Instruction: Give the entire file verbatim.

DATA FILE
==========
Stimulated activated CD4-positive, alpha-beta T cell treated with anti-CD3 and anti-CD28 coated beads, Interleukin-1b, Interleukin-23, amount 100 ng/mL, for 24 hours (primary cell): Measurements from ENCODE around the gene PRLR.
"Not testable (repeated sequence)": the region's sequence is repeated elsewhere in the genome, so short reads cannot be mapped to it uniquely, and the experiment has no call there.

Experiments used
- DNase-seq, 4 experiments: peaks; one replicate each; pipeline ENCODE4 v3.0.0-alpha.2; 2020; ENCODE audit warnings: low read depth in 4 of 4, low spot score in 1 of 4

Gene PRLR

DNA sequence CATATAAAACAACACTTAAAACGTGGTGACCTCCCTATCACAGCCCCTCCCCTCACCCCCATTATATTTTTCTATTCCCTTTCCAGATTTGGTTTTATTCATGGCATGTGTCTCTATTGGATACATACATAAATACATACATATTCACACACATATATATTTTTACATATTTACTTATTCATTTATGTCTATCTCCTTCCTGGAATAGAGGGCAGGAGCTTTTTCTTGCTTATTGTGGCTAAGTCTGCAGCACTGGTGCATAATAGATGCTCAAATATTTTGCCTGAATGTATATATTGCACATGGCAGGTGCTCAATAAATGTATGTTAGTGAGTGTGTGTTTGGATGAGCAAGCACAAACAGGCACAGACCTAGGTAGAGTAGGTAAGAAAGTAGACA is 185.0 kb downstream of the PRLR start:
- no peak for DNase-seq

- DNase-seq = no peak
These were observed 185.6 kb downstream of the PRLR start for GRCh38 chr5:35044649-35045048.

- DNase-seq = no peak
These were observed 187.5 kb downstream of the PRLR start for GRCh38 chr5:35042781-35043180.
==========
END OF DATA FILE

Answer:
Stimulated activated CD4-positive, alpha-beta T cell treated with anti-CD3 and anti-CD28 coated beads, Interleukin-1b, Interleukin-23, amount 100 ng/mL, for 24 hours (primary cell): Measurements from ENCODE around the gene PRLR.
"Not testable (repeated sequence)": the region's sequence is repeated elsewhere in the genome, so short reads cannot be mapped to it uniquely, and the experiment has no call there.

Experiments used
- DNase-seq, 4 experiments: peaks; one replicate each; pipeline ENCODE4 v3.0.0-alpha.2; 2020; ENCODE audit warnings: low read depth in 4 of 4, low spot score in 1 of 4

Gene PRLR

DNA sequence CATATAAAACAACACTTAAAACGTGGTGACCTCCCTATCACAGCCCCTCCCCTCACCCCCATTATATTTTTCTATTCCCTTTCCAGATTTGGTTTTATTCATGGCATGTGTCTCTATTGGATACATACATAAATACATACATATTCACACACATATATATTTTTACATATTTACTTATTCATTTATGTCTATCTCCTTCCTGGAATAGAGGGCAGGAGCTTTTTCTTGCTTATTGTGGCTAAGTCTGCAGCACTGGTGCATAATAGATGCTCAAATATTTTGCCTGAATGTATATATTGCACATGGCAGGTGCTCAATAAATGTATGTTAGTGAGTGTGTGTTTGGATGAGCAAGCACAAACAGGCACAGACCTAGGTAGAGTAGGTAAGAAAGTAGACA is 185.0 kb downstream of the PRLR start:
- no peak for DNase-seq

- DNase-seq = no peak
These were observed 185.6 kb downstream of the PRLR start for GRCh38 chr5:35044649-35045048.

- DNase-seq = no peak
These were observed 187.5 kb downstream of the PRLR start for GRCh38 chr5:35042781-35043180.